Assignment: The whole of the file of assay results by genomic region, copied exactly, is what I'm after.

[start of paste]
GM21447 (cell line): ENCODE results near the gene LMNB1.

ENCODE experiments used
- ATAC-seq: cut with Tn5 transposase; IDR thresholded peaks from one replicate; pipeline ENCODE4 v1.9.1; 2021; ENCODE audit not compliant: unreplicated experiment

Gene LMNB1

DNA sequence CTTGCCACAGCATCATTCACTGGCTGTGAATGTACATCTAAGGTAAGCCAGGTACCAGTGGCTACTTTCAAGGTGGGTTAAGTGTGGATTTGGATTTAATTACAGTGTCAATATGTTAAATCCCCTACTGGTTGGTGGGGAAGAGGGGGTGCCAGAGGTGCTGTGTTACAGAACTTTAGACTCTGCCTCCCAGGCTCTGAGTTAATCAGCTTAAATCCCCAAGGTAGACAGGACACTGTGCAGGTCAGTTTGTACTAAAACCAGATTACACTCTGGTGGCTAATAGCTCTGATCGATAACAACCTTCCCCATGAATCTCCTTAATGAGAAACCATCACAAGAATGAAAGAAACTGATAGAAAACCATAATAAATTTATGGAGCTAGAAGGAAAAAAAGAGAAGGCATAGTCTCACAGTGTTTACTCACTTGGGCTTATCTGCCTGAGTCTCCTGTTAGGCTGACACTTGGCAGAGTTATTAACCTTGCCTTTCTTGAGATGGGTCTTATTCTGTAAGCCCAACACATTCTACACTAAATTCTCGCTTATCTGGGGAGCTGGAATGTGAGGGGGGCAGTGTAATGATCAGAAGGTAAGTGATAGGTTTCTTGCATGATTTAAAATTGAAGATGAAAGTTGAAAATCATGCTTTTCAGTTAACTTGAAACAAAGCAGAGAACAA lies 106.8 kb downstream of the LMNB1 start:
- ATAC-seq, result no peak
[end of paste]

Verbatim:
GM21447 (cell line): ENCODE results near the gene LMNB1.

ENCODE experiments used
- ATAC-seq: cut with Tn5 transposase; IDR thresholded peaks from one replicate; pipeline ENCODE4 v1.9.1; 2021; ENCODE audit not compliant: unreplicated experiment

Gene LMNB1

DNA sequence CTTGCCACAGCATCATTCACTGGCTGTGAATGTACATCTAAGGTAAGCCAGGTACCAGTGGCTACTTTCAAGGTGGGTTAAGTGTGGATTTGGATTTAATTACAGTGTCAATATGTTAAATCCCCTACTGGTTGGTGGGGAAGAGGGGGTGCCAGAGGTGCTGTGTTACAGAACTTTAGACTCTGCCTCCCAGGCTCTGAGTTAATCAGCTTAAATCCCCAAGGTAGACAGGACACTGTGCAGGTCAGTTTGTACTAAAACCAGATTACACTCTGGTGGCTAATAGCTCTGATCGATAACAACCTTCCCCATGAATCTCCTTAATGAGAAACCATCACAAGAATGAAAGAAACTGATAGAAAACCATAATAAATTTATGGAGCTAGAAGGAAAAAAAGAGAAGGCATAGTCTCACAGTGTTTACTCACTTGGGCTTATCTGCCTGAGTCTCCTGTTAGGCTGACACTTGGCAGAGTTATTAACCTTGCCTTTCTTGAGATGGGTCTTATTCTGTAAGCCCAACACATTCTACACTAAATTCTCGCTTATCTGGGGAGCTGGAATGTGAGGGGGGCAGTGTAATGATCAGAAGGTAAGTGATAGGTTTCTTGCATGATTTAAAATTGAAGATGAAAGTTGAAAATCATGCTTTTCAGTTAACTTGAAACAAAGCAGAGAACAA lies 106.8 kb downstream of the LMNB1 start:
- ATAC-seq, result no peak